Another interesting finding is that 65% of total volume increase occurs before chondrocytes reach the hypertrophic zone. Thus far, most studies of cell volume have focused on hypertrophic chondrocytes. Our findings highlight the need to observe earlier stages of chondrocyte differentiation, especially in the prehypertrophic zone, where 50% of the total growth occurs. This notion is supported by52, who found that cell volume enlargement in the proliferative zone was a major contributor to bone elongation in embryonic chicks. Another example for the importance of studying cell volume throughout the growth plate is our analysis of Gdf5 KO growth plates. We show that although the isometric growth of hypertrophic chondrocytes was unaffected, their volume was reduced by 30% because of a 50% growth lag in the prehypertrophic zone.

Analyzing cell axis orientation, we found that in the proliferative zone, the axis that orients along the M-L bone axis, which previous studies in 2D suggested as the cell’s major axis44,48, is only the medium axis. The long cell axis, which is more than twice the length of the medium axis, is oriented towards the D-V bone axis. Surprisingly, we discovered that unlike the two other axes, this orientation was conserved in all growth plate zones. Although the reason for chondrocytes to align their long axis along the D-V bone axis is unknown, as is whether this orientation persists at later ages, we speculate that it may provide a structural advantage by increasing the stability of the growth plate during development. Another question related to this phenotype is the molecular mechanisms that regulate it. The immediate suspects are polarity-inducing molecules, such as members of PCP pathway and integrin molecules, as well as ECM stiffness73 and mechanical signaling47, which were shown to be involved in chondrocyte shape and orientation44,46,48,49.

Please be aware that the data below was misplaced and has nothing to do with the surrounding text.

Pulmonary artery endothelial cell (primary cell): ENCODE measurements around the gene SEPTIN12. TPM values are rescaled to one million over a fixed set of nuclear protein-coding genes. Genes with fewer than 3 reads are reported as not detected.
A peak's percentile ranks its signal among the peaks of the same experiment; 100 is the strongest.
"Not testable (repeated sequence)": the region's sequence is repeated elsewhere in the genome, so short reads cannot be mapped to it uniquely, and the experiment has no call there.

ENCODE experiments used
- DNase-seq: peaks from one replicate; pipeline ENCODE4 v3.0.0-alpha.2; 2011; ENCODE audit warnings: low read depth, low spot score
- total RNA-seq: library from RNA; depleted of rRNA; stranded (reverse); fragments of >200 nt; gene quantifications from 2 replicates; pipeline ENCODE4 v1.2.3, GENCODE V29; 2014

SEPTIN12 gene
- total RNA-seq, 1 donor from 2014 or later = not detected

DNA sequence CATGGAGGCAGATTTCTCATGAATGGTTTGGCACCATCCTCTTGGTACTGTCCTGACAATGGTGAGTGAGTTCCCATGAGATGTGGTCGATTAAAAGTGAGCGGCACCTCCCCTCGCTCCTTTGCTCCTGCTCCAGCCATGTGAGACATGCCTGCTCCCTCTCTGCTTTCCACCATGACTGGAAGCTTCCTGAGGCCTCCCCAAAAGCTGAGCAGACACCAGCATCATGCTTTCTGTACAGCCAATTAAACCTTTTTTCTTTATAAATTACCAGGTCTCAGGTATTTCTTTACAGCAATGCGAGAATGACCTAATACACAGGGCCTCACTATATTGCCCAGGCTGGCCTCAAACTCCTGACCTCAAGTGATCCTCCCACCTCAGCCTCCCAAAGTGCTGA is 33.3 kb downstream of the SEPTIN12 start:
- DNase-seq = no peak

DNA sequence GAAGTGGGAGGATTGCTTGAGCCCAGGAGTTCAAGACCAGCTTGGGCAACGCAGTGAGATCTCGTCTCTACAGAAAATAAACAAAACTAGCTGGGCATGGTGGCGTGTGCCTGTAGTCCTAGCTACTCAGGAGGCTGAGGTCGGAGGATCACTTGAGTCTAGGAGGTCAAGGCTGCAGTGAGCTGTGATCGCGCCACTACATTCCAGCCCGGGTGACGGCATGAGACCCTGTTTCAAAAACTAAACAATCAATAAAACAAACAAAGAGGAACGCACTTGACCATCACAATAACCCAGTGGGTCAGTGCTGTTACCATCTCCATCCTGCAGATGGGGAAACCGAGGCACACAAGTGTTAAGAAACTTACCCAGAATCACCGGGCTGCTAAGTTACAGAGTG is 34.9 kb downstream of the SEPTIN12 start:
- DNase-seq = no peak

In contrast to the PCP pathway, GDF5 is not known to regulate chondrocyte orientation. Surprisingly, we found that chondrocytes in the Gdf5 KO were misoriented along all three axes. This was likely due to impaired cell flattening, leading to abnormal column formation. The mechanism by which GDF5 affects cell orientation is still unknown. Our finding that GDF5 is expressed by chondrocytes throughout differentiation, together with reduction in SMAD 1/5/9 activity in the Gdf5 KO growth plates, provides a molecular entry point into this mechanism. The observations that chondrocytes in the Gdf5 KO growth plates displayed reduced hypertrophic volume and abnormal orientation and column formation provide an explanation for the shortening of tibias in the mutant. Additionally, these results may explain some of the phenotypes observed in Grebe syndrome75,79,80,81,89,90.